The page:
Abu Dhabi, UAEFriday 22 November 2019

Child whose mother joined ISIS in Syria reunited with father in Italy

The boy's father had pleaded with authorities to allow his son to return home

Alvin, 11, at a meeting where he was handed over to the International Federation of Red Cross and Red Crescent Societies in Damascus, Syria. AFP
Alvin, 11, at a meeting where he was handed over to the International Federation of Red Cross and Red Crescent Societies in Damascus, Syria. AFP

An 11-year-old Albanian boy whose mother took him to Syria when she joined ISIS returned to Italy to join his father.

The boy, Alvin, smiled as he stepped off the plane in Rome after arriving on Friday morning from Beirut.

Red Cross and Red Crescent staff worked with the Albanian and Italian government officials to arrange his return following pleas from his father.

Italian police who worked on the case said the boy's mother died a few steps away from him amid fighting in north-east Syria.

The search for Alvin in Syria began after his father, Afrim Berisha, who lives in Italy, wrote to Italian authorities asking for help to find him.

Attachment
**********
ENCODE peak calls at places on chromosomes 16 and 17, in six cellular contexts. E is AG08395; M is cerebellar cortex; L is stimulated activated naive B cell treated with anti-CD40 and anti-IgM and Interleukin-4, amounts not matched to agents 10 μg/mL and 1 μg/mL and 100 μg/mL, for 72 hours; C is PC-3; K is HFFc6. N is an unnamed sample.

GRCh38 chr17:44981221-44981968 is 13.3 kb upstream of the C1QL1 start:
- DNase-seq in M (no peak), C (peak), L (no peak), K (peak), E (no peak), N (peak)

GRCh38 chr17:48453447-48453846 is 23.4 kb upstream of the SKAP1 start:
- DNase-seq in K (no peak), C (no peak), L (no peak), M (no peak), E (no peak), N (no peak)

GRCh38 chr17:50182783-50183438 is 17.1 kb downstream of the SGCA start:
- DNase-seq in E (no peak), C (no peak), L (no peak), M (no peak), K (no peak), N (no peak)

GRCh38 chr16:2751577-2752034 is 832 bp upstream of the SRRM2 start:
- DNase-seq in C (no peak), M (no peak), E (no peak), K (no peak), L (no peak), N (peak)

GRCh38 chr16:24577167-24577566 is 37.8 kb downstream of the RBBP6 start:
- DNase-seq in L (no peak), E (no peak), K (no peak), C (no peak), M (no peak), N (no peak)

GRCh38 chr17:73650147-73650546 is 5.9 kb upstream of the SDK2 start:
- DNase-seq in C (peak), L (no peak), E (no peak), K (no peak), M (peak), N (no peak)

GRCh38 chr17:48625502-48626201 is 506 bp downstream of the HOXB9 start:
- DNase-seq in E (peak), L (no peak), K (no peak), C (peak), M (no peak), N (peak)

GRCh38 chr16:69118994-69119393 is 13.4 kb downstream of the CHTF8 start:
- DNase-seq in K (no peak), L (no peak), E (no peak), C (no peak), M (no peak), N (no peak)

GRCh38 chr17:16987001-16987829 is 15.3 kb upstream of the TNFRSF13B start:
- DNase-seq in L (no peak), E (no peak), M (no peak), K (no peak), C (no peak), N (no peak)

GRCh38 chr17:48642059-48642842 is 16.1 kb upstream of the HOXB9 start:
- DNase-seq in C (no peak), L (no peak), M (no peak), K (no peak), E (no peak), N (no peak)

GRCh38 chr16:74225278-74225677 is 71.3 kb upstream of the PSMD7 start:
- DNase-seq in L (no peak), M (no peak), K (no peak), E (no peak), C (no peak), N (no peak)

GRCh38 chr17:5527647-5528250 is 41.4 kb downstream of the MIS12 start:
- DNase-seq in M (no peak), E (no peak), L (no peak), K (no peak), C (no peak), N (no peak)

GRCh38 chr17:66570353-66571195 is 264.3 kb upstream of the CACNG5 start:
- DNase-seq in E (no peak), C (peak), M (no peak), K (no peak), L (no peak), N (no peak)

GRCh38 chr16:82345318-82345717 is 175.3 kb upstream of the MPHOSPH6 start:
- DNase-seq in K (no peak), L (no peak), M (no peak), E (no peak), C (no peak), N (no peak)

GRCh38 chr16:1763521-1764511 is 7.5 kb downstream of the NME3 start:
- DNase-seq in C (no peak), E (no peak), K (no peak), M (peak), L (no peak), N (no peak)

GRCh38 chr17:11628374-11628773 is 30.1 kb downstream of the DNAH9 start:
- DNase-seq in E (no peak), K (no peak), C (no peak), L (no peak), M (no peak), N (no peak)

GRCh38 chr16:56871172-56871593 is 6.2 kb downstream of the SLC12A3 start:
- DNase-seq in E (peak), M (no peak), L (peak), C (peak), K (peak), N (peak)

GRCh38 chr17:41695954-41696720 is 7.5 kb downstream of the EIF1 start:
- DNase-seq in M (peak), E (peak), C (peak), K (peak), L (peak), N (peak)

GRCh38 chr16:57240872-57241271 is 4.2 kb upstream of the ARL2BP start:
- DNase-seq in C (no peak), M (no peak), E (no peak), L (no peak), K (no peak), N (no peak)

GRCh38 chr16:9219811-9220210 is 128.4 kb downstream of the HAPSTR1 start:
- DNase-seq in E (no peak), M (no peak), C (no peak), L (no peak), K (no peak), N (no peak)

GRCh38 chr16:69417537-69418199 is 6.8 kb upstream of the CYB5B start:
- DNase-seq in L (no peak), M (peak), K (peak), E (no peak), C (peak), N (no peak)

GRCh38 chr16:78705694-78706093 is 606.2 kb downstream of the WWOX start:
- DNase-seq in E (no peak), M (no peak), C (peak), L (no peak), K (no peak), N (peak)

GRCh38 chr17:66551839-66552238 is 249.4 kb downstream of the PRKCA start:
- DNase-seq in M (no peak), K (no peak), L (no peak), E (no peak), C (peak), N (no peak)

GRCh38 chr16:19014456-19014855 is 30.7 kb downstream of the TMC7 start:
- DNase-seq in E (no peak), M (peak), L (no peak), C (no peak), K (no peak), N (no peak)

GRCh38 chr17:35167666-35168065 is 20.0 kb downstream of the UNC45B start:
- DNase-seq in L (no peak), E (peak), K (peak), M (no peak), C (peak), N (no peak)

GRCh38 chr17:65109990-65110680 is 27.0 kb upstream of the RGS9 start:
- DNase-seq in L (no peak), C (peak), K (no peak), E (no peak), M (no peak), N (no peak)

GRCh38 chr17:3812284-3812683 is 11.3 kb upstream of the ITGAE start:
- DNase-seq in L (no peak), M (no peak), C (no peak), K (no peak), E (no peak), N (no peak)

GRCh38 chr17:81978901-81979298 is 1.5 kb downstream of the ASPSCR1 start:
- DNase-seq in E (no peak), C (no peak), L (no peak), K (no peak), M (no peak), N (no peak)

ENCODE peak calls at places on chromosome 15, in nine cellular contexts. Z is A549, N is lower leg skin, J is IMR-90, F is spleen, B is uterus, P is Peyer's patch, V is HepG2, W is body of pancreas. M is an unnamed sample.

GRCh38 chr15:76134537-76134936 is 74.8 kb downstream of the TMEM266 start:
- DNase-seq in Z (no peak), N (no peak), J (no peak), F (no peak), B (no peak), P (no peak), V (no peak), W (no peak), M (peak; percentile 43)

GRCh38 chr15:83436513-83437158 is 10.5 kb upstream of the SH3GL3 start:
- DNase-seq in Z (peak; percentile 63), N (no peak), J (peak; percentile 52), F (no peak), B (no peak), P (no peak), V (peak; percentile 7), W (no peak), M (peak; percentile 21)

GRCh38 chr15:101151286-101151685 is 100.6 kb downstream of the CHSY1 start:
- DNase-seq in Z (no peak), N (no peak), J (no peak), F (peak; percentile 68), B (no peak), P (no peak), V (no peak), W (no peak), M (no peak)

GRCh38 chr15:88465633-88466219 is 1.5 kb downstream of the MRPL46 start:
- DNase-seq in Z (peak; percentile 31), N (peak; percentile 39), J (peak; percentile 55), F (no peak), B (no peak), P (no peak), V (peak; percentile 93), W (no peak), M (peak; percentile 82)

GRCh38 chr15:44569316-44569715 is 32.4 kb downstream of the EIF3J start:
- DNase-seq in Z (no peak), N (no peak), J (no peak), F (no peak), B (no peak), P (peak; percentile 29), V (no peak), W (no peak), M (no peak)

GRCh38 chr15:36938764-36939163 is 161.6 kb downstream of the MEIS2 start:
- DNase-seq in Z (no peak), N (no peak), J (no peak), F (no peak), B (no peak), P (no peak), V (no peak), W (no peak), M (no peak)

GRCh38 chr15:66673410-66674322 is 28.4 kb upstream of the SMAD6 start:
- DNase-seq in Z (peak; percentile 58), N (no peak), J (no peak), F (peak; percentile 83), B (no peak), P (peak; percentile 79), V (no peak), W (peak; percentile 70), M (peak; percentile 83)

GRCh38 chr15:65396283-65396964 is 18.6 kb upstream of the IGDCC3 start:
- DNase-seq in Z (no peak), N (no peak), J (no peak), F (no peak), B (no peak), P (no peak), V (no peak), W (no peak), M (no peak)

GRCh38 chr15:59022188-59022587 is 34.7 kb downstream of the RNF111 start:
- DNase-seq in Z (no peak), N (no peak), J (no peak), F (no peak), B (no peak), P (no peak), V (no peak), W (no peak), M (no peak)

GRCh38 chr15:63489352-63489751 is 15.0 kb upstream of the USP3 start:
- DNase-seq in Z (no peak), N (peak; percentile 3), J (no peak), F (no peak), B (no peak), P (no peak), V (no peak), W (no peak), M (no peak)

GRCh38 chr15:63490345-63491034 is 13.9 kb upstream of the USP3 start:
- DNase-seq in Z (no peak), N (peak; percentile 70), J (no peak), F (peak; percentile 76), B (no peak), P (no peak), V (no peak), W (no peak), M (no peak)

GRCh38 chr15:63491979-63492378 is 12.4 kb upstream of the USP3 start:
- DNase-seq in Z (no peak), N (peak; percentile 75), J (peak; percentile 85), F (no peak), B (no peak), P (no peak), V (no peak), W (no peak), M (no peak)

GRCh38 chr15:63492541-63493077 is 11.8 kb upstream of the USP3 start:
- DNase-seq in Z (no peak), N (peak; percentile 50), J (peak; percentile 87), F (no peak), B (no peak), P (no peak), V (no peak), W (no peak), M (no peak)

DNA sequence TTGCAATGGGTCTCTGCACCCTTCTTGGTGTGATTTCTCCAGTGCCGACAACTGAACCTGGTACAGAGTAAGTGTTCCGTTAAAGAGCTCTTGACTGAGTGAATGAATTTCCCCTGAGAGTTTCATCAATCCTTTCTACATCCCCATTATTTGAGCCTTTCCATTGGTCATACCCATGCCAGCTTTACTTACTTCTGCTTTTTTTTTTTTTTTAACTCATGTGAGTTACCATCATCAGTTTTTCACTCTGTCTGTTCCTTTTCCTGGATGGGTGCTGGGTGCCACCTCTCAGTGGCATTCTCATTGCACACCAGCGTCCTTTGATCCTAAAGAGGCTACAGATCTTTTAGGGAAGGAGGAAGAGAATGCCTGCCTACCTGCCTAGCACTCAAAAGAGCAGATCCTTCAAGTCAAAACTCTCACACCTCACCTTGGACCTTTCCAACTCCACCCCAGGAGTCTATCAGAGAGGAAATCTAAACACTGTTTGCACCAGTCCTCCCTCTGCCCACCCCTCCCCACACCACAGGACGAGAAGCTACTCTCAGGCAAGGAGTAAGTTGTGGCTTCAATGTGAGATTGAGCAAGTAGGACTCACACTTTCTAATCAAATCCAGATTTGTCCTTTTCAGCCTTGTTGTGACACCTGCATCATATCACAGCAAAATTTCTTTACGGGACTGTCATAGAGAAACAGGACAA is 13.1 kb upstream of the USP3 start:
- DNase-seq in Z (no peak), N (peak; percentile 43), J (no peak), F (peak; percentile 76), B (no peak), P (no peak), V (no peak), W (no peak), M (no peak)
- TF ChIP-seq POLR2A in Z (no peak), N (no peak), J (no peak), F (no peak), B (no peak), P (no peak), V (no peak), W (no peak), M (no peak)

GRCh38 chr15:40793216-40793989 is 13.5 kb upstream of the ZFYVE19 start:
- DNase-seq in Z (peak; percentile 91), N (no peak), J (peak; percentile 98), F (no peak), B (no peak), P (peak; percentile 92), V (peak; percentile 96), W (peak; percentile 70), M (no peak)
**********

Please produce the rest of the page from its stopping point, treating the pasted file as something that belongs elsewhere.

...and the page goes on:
Mr Berisha had a brief reunion with his son at a crowded detention camp in Syria a few weeks ago but was not immediately allowed to bring him home.

The issue of youngsters stranded in camps in Syria is a major concern for European nations.

There are thought to be more than 9,500 foreign children in the camps.

More than 60 British children of ISIS members are currently in eastern Syria, according to Save the Children.

The refugees, many of whom are under the age of five, are mostly living in the Roj and Al-Hawl displacement camps.

The UK does not allow adults who left the country to join ISIS to return home.

Save the Children said that Britain should now seek to repatriate all children in Syria.

“Children whose parents are alive are just as innocent as those who have been orphaned,” Alison Griffin, the charity’s head of conflict and humanitarian campaigns, said.

“All have been put through unimaginable horrors."

The UN said hundreds of the children were unaccompanied.

Kurdish authorities have repeatedly called on western countries to repatriate their citizens linked to ISIS, but the response has been discouraging.

Austria, Germany, France and Belgium, however, have taken a few orphans home, while the US has repatriated several women and their children.

Updated: November 10, 2019 03:25 PM

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